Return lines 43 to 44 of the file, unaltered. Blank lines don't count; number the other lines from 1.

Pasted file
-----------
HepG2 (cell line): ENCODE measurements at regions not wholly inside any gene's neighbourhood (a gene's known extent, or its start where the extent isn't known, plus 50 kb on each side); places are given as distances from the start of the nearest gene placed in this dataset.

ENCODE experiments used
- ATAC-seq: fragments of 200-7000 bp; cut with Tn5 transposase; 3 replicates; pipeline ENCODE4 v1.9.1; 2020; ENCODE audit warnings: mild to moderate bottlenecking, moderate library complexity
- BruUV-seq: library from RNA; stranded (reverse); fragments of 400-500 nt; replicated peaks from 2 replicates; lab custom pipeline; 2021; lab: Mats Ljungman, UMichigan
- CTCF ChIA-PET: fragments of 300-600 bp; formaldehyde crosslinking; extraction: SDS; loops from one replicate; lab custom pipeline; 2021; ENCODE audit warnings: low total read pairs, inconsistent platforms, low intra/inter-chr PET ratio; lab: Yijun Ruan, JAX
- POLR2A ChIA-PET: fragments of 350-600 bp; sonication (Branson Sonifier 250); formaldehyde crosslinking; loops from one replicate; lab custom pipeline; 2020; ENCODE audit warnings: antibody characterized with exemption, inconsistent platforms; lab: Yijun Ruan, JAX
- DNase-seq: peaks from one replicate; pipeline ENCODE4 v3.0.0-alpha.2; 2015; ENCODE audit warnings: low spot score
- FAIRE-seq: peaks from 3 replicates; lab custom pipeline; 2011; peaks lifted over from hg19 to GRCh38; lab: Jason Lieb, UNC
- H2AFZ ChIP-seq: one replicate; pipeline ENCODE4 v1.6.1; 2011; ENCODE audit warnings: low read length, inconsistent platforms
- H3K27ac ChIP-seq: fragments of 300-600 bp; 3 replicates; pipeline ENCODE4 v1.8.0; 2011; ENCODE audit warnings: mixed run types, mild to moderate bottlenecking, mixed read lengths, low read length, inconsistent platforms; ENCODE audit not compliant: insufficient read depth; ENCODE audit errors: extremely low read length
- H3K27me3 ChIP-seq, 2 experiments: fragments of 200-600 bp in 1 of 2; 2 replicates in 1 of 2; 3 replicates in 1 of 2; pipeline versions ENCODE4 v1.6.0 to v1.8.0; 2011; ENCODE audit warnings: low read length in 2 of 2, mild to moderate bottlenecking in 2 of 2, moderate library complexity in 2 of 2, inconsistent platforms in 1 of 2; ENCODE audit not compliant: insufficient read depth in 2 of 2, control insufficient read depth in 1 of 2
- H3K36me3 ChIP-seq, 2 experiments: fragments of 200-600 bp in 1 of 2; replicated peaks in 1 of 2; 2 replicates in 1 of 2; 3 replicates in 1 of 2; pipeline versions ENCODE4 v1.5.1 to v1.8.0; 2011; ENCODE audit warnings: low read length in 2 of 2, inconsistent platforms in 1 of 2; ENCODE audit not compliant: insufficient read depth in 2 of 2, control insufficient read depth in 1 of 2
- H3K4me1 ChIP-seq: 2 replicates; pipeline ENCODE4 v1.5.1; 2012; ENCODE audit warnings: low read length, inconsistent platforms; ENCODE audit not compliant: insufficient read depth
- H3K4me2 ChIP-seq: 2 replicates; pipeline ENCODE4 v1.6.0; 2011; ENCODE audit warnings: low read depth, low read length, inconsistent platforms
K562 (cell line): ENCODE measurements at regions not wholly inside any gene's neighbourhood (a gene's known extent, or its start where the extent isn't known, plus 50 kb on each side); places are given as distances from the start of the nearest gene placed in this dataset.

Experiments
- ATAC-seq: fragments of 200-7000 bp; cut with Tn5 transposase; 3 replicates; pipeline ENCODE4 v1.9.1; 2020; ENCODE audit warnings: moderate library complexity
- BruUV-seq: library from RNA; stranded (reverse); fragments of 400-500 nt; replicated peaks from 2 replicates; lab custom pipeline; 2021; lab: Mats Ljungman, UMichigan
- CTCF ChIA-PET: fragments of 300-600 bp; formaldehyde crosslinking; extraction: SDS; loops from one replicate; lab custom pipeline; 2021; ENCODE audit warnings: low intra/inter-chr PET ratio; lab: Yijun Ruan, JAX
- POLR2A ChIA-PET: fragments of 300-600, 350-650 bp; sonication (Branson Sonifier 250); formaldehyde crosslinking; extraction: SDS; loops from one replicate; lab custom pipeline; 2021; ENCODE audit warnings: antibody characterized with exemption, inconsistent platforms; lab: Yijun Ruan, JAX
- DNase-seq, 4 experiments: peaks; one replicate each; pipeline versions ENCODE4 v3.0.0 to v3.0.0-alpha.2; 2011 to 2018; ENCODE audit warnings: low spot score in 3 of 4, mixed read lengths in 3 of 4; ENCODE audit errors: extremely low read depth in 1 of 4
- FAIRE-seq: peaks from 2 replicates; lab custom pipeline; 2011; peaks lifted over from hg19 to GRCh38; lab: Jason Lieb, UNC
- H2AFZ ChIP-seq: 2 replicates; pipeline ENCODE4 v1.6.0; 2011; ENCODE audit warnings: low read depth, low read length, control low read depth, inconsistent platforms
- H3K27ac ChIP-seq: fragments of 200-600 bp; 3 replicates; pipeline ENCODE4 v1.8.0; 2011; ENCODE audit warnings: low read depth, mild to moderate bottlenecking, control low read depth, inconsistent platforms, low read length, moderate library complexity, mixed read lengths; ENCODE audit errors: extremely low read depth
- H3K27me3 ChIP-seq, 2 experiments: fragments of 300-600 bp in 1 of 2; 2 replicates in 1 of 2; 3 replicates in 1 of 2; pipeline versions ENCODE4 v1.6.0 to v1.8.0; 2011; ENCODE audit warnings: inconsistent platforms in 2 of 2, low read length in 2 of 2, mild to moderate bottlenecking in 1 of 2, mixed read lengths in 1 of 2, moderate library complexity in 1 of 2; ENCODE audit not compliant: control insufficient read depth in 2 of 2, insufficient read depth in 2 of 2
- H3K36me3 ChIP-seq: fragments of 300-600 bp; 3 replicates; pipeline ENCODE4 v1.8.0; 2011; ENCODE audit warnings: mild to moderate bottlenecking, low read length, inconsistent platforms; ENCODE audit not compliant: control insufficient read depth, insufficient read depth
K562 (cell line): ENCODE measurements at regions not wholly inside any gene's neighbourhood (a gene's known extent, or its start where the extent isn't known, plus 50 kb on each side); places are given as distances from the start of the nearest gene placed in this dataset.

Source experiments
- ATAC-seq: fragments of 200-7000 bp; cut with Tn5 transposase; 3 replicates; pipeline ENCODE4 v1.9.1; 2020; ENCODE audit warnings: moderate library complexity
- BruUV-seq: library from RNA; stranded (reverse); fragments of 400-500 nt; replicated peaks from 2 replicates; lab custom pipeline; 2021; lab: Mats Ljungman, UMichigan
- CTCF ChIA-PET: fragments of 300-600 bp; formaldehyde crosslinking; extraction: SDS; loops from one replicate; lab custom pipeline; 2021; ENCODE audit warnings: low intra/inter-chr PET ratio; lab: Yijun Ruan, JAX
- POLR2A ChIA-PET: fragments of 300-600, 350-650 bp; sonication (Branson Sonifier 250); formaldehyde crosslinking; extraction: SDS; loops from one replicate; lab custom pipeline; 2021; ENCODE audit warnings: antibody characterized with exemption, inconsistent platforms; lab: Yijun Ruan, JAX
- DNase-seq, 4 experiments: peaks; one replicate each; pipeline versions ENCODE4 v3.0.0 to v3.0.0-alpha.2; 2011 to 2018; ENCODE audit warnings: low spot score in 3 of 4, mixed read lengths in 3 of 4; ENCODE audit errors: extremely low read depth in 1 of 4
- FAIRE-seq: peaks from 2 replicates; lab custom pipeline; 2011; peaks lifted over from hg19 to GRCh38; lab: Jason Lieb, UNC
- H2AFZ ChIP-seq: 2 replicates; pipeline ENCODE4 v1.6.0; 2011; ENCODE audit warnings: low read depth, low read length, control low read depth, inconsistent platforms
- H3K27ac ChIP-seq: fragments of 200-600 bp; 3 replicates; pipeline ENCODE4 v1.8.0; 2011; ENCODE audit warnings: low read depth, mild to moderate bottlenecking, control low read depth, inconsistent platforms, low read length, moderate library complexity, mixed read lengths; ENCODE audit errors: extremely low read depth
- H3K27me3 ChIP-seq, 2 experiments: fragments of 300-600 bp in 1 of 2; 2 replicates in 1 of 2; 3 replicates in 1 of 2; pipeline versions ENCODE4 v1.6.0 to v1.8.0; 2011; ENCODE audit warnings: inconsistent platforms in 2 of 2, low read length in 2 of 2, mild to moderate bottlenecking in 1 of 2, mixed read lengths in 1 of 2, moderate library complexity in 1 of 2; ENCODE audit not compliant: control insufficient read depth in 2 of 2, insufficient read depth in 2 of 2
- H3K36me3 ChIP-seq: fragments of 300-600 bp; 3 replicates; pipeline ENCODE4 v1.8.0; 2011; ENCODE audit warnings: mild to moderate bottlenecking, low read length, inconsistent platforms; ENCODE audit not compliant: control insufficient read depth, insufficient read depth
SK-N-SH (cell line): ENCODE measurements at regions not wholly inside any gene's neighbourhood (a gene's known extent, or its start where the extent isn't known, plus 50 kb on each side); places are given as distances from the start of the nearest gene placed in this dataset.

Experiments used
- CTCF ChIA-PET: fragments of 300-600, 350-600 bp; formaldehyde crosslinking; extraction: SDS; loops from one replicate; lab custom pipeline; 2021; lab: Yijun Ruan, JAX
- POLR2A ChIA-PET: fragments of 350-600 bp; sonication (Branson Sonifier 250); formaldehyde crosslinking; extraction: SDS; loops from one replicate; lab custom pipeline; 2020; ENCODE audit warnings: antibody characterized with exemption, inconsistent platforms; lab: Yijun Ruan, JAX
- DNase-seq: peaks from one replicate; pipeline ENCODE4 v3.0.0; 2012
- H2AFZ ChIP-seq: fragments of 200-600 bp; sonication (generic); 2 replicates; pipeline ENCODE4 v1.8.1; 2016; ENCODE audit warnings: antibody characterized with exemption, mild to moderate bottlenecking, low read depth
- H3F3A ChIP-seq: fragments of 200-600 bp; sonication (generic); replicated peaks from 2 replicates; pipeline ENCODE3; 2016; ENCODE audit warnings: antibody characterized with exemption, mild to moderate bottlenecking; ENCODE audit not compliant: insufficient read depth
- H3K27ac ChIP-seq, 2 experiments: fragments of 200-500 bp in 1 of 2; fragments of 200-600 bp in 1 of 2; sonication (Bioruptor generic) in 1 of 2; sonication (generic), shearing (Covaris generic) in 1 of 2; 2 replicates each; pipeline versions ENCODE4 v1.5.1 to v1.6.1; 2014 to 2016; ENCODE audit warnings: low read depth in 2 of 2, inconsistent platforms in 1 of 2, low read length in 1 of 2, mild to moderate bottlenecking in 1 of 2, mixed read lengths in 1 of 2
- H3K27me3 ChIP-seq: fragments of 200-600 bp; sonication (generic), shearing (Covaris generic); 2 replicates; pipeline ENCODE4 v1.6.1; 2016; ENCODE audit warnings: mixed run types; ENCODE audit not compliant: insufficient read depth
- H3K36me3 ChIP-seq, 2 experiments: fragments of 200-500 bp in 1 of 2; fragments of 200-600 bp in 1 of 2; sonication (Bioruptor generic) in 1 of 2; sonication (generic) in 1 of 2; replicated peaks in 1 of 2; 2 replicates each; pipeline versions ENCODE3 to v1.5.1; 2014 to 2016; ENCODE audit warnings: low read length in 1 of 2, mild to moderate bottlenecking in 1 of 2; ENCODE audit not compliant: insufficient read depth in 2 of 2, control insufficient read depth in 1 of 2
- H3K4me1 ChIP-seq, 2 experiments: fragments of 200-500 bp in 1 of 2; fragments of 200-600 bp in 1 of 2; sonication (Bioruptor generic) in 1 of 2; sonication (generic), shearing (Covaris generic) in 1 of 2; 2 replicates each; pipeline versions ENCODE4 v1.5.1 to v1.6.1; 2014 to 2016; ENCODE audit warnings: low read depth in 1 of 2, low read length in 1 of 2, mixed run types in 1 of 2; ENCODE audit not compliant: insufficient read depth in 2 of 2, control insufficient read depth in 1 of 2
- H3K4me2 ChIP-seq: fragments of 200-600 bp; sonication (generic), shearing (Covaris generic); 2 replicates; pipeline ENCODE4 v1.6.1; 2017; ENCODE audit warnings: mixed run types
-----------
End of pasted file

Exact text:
- DNase-seq: peaks from one replicate; pipeline ENCODE4 v3.0.0; 2012
- H2AFZ ChIP-seq: fragments of 200-600 bp; sonication (generic); 2 replicates; pipeline ENCODE4 v1.8.1; 2016; ENCODE audit warnings: antibody characterized with exemption, mild to moderate bottlenecking, low read depth